William practises principally in children’s family law, both public and private. Having come to the Bar as a mature person, William is regularly entrusted with cases of a complexity and sensitivity normally reserved for more senior counsel, including long fact-finding hearings and cases with a significant cultural, religious or international element. He was recently led in a case of fabricated illness acting for a parent, and he conducts appeals in both private and public law children’s proceedings. William also practises in mental health law, appearing before the Court of Protection and mental health review tribunals. He regularly represents individuals with severe mental health problems, including through the Official Solicitor.
In education law, William has experience of appeals in relation to admission and exclusion and special educational needs. William is committed to legal aid and the representation of individuals who cannot afford legal services. He is direct access qualified, and regularly acts pro bono.
As a sideline, William provides pre-publication legal advice to several national newspapers. William is happy to consider giving pro bono advice on defamation to charities and campaigning organisations prior to publication.
William’s practice reflects his deeply held views about the welfare and best interests of society’s most vulnerable individuals. Care proceedings, the Court of Protection, mental health and special educational needs are all areas encompassed within his expertise. His constructive, compassionate approach applies whether he is representing children, patients, parents and family members, or local authorities. William believes that fearless advocacy is not undermined by a compassionate approach but is in fact greatly strengthened by it. The very positive feedback he receives from both lay and professional clients supports this view.
Re: L 2012
Represented a mother of three boys, between the ages of eight and 14, in care proceedings in the Principal Registry where the father was said to be violent and the family had experienced racist abuse and harassment in another borough; the mother achieved the return of all the children to her care, including the eldest from secure accommodation, and the proceedings finished with no order.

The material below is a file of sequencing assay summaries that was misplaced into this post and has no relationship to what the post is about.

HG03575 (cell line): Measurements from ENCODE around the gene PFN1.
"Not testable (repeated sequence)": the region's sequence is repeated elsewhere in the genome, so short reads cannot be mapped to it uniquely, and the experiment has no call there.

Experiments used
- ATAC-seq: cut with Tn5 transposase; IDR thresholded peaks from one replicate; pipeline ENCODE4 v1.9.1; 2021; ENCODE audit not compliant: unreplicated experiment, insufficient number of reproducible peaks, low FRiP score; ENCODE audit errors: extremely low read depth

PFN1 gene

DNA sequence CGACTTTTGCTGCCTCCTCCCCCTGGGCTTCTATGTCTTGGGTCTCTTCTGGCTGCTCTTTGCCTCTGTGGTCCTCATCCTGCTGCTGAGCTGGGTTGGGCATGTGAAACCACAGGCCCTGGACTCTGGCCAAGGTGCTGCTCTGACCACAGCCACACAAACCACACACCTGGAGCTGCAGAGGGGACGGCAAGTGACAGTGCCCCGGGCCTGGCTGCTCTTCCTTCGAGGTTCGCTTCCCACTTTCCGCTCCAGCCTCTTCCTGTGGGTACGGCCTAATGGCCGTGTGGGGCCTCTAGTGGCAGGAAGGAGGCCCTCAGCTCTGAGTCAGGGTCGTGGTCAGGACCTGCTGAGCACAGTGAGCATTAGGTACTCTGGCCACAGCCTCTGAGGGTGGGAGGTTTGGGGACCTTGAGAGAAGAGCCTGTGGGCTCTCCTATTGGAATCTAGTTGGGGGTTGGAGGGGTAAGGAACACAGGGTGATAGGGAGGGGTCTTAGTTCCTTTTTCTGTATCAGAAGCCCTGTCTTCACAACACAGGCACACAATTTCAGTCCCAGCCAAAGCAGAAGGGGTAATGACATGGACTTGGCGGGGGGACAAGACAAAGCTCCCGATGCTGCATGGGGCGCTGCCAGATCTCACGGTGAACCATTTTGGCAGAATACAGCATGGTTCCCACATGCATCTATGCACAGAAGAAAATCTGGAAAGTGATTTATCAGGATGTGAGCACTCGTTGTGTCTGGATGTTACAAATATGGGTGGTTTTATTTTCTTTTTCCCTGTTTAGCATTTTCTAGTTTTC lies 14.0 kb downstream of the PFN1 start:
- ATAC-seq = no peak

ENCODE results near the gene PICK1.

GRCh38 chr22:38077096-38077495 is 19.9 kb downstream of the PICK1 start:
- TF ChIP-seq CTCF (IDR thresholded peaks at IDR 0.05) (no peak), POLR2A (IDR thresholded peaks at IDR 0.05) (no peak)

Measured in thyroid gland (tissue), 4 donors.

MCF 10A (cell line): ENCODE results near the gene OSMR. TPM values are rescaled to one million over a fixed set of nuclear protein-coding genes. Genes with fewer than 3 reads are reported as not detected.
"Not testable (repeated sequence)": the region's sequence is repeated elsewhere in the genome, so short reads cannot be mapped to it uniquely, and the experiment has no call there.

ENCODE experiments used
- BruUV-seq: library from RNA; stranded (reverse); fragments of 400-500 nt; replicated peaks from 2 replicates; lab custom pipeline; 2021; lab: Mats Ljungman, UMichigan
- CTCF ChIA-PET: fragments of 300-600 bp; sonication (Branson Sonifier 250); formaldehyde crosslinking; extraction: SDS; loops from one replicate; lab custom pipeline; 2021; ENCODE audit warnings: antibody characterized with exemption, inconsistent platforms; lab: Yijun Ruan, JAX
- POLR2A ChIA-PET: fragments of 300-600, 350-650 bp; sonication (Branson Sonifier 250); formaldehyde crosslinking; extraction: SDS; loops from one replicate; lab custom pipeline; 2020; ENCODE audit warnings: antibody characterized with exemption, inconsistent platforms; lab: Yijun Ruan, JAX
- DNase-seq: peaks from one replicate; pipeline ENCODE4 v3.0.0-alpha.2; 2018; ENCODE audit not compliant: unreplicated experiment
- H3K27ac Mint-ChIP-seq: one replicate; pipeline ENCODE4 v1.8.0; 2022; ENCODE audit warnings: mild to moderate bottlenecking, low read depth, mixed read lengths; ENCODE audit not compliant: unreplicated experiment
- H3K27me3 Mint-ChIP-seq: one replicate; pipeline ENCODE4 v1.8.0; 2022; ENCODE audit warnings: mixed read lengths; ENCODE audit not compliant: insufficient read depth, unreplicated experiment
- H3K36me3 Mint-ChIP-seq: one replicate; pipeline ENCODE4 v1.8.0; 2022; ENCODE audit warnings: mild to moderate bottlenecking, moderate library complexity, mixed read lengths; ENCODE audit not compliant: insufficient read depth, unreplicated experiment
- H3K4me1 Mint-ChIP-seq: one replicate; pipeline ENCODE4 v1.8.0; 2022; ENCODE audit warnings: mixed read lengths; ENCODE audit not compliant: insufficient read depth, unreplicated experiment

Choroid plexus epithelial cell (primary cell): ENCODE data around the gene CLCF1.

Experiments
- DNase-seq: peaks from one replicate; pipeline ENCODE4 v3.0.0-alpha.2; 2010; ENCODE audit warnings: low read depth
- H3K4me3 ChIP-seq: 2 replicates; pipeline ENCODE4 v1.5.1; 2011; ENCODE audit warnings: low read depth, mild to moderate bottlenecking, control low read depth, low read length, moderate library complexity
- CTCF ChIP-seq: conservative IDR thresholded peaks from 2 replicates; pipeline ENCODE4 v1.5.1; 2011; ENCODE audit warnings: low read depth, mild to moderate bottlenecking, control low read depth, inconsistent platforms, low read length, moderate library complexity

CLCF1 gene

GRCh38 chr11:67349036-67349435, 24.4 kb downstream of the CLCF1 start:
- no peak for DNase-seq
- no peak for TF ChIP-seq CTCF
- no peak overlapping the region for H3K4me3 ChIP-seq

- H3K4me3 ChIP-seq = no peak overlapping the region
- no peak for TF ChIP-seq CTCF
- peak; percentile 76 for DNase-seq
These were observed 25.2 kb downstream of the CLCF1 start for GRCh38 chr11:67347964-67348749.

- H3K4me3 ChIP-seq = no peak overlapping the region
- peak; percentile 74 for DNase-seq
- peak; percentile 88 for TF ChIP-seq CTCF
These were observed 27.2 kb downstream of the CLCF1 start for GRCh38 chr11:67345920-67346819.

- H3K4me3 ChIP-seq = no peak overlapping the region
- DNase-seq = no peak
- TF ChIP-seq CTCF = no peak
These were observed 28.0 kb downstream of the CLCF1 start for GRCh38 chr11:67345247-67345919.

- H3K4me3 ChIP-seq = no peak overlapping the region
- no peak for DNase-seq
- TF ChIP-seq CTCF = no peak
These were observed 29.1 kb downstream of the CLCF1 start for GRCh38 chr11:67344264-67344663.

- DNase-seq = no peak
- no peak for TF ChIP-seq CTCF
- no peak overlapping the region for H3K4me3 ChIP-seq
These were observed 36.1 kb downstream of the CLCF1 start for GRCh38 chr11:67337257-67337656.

Re: N 2012/13
Represented a local authority in long-running case centred on domestic violence in the Family Proceedings Court; on advice, the local authority did not seek to contest removal of the child, despite repeated threats, and a negotiated solution involving a temporary kinship carer and eventual return to the mother was achieved.
Re: R 2012/13
Representing a father in private law proceedings in the High Court in which allegations against him of serious violence and sexual abuse were found a) to be unproved, and b) to have been deliberately fabricated by the mother, resulting in a shared residence order.
Re: P 2012
Successfully represented a local authority in the High Court on an application for a reporting restriction in a high-profile case.
Re: A 2012
Second junior counsel, led by Jenny Boswell, for a mother accused of factitious illness syndrome relating to a child with very complex health needs; at the 11 day fact-finding, for which he had less than a week to prepare, William cross-examined a key witness of fact and the treating paediatrician.
Re: C: 2012/13
Represented a father pro bono, including in the High Court, who, though not the biological father of the child, sought a shared residence order and to prevent the child’s removal from the jurisdiction.
Re: S : 2013
Representing a local authority in the Principal Registry in a case involving physical abuse of children aged nine and 12; the children were Achieving Best Evidence (ABE) interviewed and chose to give live oral evidence via video-link resulting in findings against the parents and care orders.
‘New Tricks’ Counsel June 2008
‘Psych versus Psych: A Diagnostic Dispute and the Implications for Expert Witnesses in Family Proceedings’ Family Law Week June 2013
William Tautz has a BA degree in psychology from Truman State University in the US. His former career was in managing mental health services in London and so he has a very strong lay understanding of related issues that informs his practice in all areas.
At the age of 33 he returned to education and obtained an LLB (Hons) degree from South Bank University, earning a first class degree and the Law Department’s Sweet & Maxwell Prize for outstanding student. In 2002 he won a £2,000 prize in The Times Law Awards.
After completing the Bar Vocational Course, he undertook pupillage at Garden Court Chambers. His experience also includes criminal law – with trials in both the crown and magistrates courts – and civil law.
William’s interest in family law stems from his commitment to his own children and his belief that decisions that relate to family life will have a profound and long-term impact not just on the individuals concerned but on society.
William is married and has five children aged between nine and 22 years. He practices meditation and yoga.